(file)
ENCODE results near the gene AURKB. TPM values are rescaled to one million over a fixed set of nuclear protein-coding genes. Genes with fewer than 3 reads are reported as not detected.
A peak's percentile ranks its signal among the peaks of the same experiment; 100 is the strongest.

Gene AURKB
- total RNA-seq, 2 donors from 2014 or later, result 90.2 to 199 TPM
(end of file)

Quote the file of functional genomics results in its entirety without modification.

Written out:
ENCODE results near the gene AURKB. TPM values are rescaled to one million over a fixed set of nuclear protein-coding genes. Genes with fewer than 3 reads are reported as not detected.
A peak's percentile ranks its signal among the peaks of the same experiment; 100 is the strongest.

Gene AURKB
- total RNA-seq, 2 donors from 2014 or later, result 90.2 to 199 TPM